My first encounter with Misael Soto’s work was indirect: I saw photographs a friend had taken of his piece, I can’t see you, but I can feel you, in which Misael and several participants stood — on bustling Wynwood sidewalks during Art Walk — facing walls or lampposts, eyes closed, as if oblivious to the passing activity. A key component of the happening, invisible in the photographs, were spray-painted footprints behind the participants’ own feet, inviting passerby to stand back-to-back with them. According to my friend, onlookers were shocked, amused, occasionally angered. Some even joined in.
Creating a very deliberate rift in the accepted or understood social environment is a hallmark of Misael’s work, but so is open participation. The sheer size of his giant (56 feet by 29 feet) Beach Towel installation, which he’s taken out three times — the latest over Memorial Day — is bemusing; beach towels are individual, mostly personal spaces, not open to strangers. But over the holiday, the gargantuan nature of the thing served as a catalyst inviting confused beachgoers to join in the revelry. Deeming himself a “situation-based” artist, Misael feels “creating disruptions in the social atmosphere [to be] one of art’s essential characteristics. I am fascinated by the possibility of sparking cognitive presence, or the awareness of the ‘here and now,’ through disruptions in normality. I attempt to go one step further and create disruptions that provide an option for participation.”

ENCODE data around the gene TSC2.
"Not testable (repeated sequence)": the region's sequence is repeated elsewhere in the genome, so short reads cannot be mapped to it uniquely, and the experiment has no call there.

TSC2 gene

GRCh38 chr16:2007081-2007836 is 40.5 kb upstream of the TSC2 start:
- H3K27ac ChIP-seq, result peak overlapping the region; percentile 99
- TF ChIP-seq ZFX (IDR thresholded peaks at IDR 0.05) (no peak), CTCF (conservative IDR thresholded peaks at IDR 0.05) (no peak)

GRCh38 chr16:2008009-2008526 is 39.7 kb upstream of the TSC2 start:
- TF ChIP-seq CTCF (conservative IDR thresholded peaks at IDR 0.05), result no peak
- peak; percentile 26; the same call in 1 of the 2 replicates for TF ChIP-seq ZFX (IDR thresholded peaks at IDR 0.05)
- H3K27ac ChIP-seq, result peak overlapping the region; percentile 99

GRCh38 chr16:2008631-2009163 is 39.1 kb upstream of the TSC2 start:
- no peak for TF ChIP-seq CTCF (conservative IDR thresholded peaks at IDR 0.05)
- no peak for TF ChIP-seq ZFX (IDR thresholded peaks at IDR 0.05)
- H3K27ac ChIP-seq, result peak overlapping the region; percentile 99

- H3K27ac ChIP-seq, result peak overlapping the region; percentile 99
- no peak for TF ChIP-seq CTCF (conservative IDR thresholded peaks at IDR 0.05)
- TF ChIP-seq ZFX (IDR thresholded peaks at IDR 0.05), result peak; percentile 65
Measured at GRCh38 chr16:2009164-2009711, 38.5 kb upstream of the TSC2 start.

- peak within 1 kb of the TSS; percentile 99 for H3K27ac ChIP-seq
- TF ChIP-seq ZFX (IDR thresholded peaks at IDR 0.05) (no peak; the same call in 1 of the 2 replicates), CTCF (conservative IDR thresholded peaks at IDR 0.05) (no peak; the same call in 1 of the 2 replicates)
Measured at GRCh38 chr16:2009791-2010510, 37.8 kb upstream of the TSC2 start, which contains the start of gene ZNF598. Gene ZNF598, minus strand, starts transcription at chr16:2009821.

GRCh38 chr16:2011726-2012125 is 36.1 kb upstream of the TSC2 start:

That inclusion is something very beautiful, a concept that exists less in the realm of art and more in ideas of genuine humanity: “Once participants become part of the work, that moment of their existence is elevated,” continues Misael. “Elevated not only to ‘art’ — who cares about that! — but elevated to a moment of presence where options present themselves, newness exists, and collective unity is experienced.”
In an attempt to understand how this event unfolds in other settings, Soto is taking the Beach Towel on a tour up the east coast that will end in Rockaway Beach and grace Fort Lauderdale’s shores Sunday. The hope, of course, is that actual participation is fostered — once the crowds won’t consist of friends and fans of Misael, the work’s effects can perhaps truly be comprehended. “Taking it on tour was the next logical step when thinking about accessibility in my work and with this piece in particular,” Misael explains. “Just how universal is this idea of beach real estate and how different would beachgoers react to it in other areas? I am dying to find out! It was a huge step forward for me in terms of my progression out of the gallery/institutional setting, as well as creating a scenario that could include individuals as part of a mass, with or without me.”
Misael and his towel will be on Fort Lauderdale Beach Sunday from 10 a.m. till sunset — the exact location is to be determined, but you can check his Facebook and his official website on the same day to find out —
with Suede Dudes playing in the evening. Suede Dudes were booked to play, but pulled out. Soto is currently looking for a replacement.
“Guests should bring everything they would normally bring to the beach and anything they think towel visitors would enjoy,” Misael advises. “Guitars, radios, games, et cetera. It’s all welcome.”